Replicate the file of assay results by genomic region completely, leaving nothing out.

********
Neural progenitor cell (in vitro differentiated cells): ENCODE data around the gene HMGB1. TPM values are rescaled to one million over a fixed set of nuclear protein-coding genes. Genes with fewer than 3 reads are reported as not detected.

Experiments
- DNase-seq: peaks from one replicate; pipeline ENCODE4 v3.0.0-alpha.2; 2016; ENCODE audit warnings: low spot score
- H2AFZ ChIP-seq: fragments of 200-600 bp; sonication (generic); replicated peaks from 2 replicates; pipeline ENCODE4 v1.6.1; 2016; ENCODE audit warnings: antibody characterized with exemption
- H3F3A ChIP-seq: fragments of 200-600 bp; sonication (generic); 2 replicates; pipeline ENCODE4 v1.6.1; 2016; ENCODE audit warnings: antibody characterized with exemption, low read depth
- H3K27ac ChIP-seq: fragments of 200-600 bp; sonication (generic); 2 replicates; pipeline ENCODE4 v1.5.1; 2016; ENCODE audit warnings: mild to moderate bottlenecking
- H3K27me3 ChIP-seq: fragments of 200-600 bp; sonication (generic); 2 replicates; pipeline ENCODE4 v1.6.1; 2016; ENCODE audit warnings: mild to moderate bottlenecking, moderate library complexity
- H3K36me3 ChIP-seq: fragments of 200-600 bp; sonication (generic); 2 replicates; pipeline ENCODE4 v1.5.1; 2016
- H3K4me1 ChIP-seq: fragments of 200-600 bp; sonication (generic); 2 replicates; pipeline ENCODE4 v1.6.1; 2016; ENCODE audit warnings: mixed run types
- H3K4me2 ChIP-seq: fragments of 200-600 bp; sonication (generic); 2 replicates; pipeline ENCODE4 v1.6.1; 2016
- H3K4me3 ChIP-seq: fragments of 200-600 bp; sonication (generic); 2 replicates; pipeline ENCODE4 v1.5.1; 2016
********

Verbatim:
Neural progenitor cell (in vitro differentiated cells): ENCODE data around the gene HMGB1. TPM values are rescaled to one million over a fixed set of nuclear protein-coding genes. Genes with fewer than 3 reads are reported as not detected.

Experiments
- DNase-seq: peaks from one replicate; pipeline ENCODE4 v3.0.0-alpha.2; 2016; ENCODE audit warnings: low spot score
- H2AFZ ChIP-seq: fragments of 200-600 bp; sonication (generic); replicated peaks from 2 replicates; pipeline ENCODE4 v1.6.1; 2016; ENCODE audit warnings: antibody characterized with exemption
- H3F3A ChIP-seq: fragments of 200-600 bp; sonication (generic); 2 replicates; pipeline ENCODE4 v1.6.1; 2016; ENCODE audit warnings: antibody characterized with exemption, low read depth
- H3K27ac ChIP-seq: fragments of 200-600 bp; sonication (generic); 2 replicates; pipeline ENCODE4 v1.5.1; 2016; ENCODE audit warnings: mild to moderate bottlenecking
- H3K27me3 ChIP-seq: fragments of 200-600 bp; sonication (generic); 2 replicates; pipeline ENCODE4 v1.6.1; 2016; ENCODE audit warnings: mild to moderate bottlenecking, moderate library complexity
- H3K36me3 ChIP-seq: fragments of 200-600 bp; sonication (generic); 2 replicates; pipeline ENCODE4 v1.5.1; 2016
- H3K4me1 ChIP-seq: fragments of 200-600 bp; sonication (generic); 2 replicates; pipeline ENCODE4 v1.6.1; 2016; ENCODE audit warnings: mixed run types
- H3K4me2 ChIP-seq: fragments of 200-600 bp; sonication (generic); 2 replicates; pipeline ENCODE4 v1.6.1; 2016
- H3K4me3 ChIP-seq: fragments of 200-600 bp; sonication (generic); 2 replicates; pipeline ENCODE4 v1.5.1; 2016